Since I wrote the aerospaceweb.org pages referenced in intelgurl's original post, I wanted to correct a few misconceptions about the F-35 I've seen
in this thread.
Gun: The Air Force's CTOL variant is the only version with an internal gun. However, it is not the Mauser 27-mm cannon that many have mentioned.
Lockheed originally hoped to install that gun, but Boeing purchased the rights to manufacture it in the US. In what was probably an act of vengeance
for losing the JSF contract, Boeing charged such an exorbidant price for the Mauser cannon that Lockheed decided to scrap the idea altogether. The
GAU-12 25-mm cannon will be carried instead. The GAU-12 may not be as powerful as the Mauser cannon, but it at least carries more ammunition rounds.
The Navy and Marines have both decided not to carry an internal gun in their planes to save cost and weight. Both planes will instead be able to
carry a special gun pod on a centerline pylon in between the two weapons bays. The pod will carry the same GAU-12 cannon but with a larger ammo
supply. Supposedly, the gun pod will be stealthy enough that it will not significantly impact the radar cross section of the plane, though I have yet
to see how this feat will be accomplished. You can see more details about the gun and other weapons features of the F-35 at this page:
Stealth characteristics: In order to save costs and make the plane easier to maintain, sacrifices have been made in the F-35's stealth
characteristics. In other words, the F-35 is not as stealthy as it could be. I've been told that the plane has a radar cross section "an order of
magnitude" greater than the F-117. The aircraft is still very difficult to detect by radar, but it is not as good as the F-117, B-2, or F-22. You
can read more about radar cross section here:
Maneuverability: The F-35 will probably not be as maneuverable as the F-16 it replaces, but will be more than adequate since the plane's primary
role is ground attack rather than air-to-air combat. However, you may be surprised at just how agile the F-22 is for a plane its size. I didn't
believe it until I saw it in action, but the F-22 can turn circles around the F-16. The F-22's advanced control system and integrated thrust
vectoring have produced maneuverability that is truly remarkable.
Production Run: Officially, the Air Force plans to buy 1,736 CTOL models, the Navy up to 480 CV models, the Marine Corps up to 609 STOVL models, the
RAF 90 STOVL, and the Royal Navy 60 STOVL. However, those numbers are all very much in doubt. The Navy was forced into the JSF program kicking and
screaming. Even though the service has no true stealth aircraft (the F-18E/F is remarkably good though), the Navy has never liked the program since
it feels like it is being forced to accept an Air Force plane. In particular, the Navy prefers aircraft with two engines for greater reliability.
Both the Navy and even the Air Force would be willing to abandon the F-35 in a heartbeat if funding limitations were to threathen their favorite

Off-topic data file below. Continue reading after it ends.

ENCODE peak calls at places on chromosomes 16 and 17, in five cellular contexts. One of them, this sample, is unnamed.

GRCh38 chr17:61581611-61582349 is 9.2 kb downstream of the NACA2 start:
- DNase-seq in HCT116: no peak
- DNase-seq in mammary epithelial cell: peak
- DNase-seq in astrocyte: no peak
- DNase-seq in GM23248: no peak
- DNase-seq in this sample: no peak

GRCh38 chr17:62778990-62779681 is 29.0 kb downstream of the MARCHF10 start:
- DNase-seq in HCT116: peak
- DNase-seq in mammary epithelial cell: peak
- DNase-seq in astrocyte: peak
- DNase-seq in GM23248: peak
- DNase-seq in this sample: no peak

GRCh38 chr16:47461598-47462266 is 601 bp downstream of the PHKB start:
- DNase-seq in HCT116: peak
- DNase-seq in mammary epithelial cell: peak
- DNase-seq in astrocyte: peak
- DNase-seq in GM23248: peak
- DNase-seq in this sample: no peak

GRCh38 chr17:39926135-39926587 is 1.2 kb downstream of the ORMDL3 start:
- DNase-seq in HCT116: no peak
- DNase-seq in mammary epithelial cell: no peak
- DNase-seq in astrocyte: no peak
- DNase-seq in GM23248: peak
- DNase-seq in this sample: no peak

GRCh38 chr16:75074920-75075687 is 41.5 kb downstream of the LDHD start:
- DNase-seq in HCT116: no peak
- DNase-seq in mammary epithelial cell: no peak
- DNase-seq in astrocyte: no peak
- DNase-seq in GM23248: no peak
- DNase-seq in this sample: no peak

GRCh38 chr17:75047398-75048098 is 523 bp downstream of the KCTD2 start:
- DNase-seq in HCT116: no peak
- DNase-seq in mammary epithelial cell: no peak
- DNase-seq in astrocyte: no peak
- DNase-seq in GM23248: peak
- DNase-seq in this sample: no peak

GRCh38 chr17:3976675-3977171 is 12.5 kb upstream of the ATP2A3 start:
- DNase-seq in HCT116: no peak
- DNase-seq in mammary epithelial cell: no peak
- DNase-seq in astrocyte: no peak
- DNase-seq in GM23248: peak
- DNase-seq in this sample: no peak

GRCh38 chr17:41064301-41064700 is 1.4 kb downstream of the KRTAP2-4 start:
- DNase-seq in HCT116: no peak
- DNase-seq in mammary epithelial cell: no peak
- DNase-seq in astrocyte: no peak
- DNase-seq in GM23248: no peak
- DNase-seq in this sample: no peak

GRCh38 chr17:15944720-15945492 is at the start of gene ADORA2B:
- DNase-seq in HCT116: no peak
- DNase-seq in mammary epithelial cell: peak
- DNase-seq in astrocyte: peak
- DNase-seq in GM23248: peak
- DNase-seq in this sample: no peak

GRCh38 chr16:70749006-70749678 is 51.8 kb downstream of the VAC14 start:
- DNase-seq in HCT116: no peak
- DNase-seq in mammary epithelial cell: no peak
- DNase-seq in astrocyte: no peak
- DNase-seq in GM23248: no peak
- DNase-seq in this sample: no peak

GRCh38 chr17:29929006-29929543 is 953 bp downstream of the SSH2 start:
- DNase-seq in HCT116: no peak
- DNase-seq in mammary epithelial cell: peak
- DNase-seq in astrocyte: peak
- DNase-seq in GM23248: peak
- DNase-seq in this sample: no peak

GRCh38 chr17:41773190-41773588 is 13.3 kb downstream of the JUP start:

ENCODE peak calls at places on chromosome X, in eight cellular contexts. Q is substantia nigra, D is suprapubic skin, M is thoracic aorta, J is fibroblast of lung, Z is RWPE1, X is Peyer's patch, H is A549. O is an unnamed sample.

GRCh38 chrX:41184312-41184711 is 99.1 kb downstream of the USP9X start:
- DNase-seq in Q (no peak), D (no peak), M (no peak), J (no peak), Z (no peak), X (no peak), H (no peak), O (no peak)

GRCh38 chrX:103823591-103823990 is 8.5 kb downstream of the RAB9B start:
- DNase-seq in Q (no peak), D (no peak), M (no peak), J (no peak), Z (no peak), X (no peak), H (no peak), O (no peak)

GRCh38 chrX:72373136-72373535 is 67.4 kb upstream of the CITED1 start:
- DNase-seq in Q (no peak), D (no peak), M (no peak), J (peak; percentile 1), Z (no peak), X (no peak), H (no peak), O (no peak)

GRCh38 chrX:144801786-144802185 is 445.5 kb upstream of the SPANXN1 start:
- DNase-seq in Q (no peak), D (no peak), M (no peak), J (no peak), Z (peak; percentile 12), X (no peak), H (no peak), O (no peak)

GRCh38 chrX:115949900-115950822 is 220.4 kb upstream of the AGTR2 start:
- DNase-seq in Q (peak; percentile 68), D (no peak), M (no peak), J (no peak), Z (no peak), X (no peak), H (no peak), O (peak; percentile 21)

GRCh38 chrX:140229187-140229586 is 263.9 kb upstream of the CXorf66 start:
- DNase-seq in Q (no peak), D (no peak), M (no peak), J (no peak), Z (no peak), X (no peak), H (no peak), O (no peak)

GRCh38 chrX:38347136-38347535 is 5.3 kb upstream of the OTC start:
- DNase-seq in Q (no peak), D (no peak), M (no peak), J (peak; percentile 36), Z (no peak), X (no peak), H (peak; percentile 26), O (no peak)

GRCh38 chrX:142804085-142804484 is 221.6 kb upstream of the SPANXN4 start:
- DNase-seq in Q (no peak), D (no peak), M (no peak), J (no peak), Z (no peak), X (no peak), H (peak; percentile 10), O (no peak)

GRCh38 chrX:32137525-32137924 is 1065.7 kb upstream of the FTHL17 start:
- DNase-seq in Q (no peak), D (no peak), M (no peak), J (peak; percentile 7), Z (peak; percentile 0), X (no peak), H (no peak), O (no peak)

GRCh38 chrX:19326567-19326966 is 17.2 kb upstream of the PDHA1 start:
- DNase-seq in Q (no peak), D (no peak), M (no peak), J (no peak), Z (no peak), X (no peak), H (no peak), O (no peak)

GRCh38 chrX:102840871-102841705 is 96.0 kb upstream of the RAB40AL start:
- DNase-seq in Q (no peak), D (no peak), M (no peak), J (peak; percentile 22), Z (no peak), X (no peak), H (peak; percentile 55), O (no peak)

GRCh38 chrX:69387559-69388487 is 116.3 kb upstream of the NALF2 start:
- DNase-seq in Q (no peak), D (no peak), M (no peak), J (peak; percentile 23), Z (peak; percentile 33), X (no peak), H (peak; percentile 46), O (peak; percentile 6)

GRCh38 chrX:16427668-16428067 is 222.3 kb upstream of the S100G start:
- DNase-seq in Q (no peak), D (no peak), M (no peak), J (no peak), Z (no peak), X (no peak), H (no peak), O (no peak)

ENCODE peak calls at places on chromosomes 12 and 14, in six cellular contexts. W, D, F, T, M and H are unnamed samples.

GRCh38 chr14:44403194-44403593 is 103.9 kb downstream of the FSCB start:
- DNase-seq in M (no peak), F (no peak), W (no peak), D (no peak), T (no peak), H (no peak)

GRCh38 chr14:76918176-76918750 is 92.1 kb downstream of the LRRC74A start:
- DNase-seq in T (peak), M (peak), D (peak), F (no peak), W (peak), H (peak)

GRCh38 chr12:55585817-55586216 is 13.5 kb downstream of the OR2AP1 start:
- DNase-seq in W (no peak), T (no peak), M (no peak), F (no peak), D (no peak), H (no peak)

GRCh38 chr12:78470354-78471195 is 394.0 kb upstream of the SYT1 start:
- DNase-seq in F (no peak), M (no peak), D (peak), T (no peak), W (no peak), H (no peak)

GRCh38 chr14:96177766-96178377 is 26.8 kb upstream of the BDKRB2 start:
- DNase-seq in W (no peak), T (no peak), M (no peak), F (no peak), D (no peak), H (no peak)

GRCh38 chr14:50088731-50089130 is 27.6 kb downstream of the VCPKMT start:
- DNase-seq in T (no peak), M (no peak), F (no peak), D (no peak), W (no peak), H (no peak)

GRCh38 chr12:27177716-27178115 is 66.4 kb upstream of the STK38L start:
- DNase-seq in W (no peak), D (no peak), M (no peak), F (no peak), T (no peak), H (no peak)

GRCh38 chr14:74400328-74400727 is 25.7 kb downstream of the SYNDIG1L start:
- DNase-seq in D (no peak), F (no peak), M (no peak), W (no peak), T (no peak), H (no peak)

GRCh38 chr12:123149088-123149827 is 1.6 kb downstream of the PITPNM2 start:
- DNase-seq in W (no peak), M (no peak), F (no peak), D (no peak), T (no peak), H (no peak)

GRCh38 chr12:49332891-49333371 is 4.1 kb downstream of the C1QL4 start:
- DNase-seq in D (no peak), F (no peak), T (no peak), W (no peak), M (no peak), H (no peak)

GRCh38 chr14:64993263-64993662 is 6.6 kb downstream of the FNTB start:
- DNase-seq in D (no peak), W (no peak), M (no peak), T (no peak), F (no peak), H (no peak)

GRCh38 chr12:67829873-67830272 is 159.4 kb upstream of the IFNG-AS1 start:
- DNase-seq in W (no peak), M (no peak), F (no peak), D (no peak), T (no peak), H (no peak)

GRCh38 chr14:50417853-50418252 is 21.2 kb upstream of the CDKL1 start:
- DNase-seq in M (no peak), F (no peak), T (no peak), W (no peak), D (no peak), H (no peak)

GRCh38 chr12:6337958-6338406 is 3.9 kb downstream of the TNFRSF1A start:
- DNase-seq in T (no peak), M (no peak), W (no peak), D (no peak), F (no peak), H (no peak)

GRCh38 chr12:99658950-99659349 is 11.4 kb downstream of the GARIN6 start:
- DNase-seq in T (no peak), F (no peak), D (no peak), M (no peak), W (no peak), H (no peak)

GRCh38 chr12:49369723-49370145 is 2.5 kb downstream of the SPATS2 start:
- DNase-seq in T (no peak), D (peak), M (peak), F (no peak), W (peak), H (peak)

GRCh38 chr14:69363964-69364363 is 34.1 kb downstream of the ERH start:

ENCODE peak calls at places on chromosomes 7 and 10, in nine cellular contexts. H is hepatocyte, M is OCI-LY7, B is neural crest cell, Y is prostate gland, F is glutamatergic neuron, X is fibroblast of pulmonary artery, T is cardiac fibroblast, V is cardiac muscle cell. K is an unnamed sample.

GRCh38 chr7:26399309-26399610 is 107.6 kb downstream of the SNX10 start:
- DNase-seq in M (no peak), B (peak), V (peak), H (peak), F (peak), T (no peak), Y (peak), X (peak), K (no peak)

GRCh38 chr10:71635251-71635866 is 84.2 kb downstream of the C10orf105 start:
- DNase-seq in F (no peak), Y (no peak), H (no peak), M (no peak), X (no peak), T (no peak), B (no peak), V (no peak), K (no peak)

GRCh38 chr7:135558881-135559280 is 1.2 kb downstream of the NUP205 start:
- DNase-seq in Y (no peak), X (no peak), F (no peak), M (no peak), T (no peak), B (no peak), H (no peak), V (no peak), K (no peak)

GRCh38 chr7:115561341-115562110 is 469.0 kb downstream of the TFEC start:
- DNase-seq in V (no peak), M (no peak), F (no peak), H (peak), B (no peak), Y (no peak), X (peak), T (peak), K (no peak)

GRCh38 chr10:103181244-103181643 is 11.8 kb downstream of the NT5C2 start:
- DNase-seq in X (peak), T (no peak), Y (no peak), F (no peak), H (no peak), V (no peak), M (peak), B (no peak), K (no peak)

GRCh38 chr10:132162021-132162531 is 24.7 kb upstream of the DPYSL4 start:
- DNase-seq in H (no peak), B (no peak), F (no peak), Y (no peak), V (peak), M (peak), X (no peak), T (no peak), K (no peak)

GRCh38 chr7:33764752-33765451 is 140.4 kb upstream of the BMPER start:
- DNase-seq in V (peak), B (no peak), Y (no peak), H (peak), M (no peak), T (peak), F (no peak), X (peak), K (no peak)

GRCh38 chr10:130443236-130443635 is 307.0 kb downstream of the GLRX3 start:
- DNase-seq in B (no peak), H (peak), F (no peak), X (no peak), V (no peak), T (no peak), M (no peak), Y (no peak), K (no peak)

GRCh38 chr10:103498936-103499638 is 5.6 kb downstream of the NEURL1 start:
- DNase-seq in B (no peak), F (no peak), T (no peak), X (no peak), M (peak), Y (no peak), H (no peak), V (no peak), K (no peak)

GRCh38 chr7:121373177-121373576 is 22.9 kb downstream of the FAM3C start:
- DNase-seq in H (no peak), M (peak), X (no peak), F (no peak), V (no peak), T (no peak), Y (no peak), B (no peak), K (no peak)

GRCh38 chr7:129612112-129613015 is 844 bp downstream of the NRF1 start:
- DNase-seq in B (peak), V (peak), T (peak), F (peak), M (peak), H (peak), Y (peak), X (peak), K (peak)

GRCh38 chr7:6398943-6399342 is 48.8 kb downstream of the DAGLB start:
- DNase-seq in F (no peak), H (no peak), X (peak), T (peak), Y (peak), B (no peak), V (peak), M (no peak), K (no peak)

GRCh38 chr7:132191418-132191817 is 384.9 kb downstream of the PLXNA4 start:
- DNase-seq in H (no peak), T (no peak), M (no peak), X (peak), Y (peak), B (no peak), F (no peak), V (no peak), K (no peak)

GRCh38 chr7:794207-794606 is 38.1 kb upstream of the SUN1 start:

planes--the F-18E/F and F-22. Both services prefer these planes because they are larger, have more range, can carry more payload, and (most
importantly) have more room for growth in the future. The only US service that is absolutely desperate for the F-35 is the Marines since their
Harriers are not likely to last much longer. The Harrier has proven to be the most accident-prone and maintenance-intensive combat plane in the US
arsenal, and the Marines are very eager to send them into retirement. Further complicating matters is the fact that all three services face
signifcant funding constraints, and it is likely that the JSF production numbers listed above will be cut significantly as a result. The Navy and
Marines combined their air wings last year, and they will almost surely cut their total F-35 purchase as a result. Another impact of that realignment
is that the Marines will probably receive a mix of CV and STOVL models. The conventional aircraft will most likely be flown by Marine pilots based on
Navy aircraft carriers while the STOVL wings would be based on land and aboard amphibious assault ships. The Air Force also recently hinted that its
F-35 buy will be cut, but I haven't heard by how much. Things aren't much better in the UK where there are also rumors of cutting back on F-35
buys. There are also suggestions that the UK might cut back on the STOVL version and buy some cheaper CTOL or CV variants instead. Some of these
could potentially be based on England's next-generation aircraft carriers that will be much larger than the current Invincible class.
Unit Cost: The ultimate goal of the F-35 program was to develop a plane that could be bought in large enough quantities to keep the cost per plane
relatively low. The original estimate was around $35 million apiece, though it's already up to at least $50 million each. Given recent development
problems at Lockheed, difficulties amongst the international partners who are fighting over production rights, and the likely cutbacks in production
described above, I've seen estimates as high as $75 to $100 million each. The aircraft should still be much less expensive than the F-22, but it
will almost surely be a costly plane in its own right.